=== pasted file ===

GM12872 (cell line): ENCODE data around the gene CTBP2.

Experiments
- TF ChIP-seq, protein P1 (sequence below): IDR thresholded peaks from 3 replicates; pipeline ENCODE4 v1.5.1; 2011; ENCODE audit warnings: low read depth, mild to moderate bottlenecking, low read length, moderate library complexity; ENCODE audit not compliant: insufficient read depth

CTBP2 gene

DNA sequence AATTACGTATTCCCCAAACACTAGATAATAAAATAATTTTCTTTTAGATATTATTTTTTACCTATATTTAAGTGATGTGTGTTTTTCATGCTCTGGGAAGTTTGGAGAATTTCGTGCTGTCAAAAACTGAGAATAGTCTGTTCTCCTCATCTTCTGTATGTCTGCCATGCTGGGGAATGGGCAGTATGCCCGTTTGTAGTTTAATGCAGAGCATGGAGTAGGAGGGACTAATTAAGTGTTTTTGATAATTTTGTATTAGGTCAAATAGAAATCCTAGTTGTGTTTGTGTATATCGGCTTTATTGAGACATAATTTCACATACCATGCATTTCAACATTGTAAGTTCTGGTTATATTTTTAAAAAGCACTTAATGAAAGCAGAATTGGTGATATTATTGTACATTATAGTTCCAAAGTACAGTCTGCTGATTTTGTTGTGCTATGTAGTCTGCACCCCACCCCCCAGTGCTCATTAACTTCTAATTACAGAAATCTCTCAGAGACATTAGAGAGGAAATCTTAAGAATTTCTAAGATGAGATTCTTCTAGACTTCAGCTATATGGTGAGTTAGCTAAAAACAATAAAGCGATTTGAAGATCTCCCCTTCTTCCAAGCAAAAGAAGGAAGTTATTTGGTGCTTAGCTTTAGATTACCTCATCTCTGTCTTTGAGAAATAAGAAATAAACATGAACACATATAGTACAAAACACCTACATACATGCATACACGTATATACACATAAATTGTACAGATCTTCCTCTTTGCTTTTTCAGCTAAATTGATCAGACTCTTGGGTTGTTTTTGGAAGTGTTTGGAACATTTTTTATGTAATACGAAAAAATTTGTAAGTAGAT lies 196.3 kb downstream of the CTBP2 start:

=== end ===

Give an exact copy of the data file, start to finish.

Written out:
GM12872 (cell line): ENCODE data around the gene CTBP2.

Experiments
- TF ChIP-seq, protein P1 (sequence below): IDR thresholded peaks from 3 replicates; pipeline ENCODE4 v1.5.1; 2011; ENCODE audit warnings: low read depth, mild to moderate bottlenecking, low read length, moderate library complexity; ENCODE audit not compliant: insufficient read depth

CTBP2 gene

DNA sequence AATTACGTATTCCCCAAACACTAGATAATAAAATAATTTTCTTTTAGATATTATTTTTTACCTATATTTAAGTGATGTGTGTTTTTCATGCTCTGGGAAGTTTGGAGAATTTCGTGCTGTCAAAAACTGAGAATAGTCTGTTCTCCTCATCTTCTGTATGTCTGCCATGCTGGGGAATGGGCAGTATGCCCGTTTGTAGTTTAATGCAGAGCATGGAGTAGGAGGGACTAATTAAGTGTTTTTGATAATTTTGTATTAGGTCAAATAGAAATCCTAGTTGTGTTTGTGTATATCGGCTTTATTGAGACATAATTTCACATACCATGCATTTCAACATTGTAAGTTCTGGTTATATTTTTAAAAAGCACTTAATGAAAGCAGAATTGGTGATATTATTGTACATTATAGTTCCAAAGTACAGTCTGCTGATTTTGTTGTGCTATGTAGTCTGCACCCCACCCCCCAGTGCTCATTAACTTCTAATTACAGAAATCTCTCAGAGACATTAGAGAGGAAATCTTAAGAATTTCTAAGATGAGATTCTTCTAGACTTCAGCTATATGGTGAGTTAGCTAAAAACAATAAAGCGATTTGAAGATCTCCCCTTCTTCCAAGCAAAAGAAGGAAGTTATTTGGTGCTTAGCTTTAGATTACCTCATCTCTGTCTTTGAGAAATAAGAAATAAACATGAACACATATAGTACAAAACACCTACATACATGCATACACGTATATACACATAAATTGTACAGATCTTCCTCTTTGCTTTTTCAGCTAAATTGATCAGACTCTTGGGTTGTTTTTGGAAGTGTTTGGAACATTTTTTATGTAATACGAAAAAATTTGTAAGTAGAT lies 196.3 kb downstream of the CTBP2 start: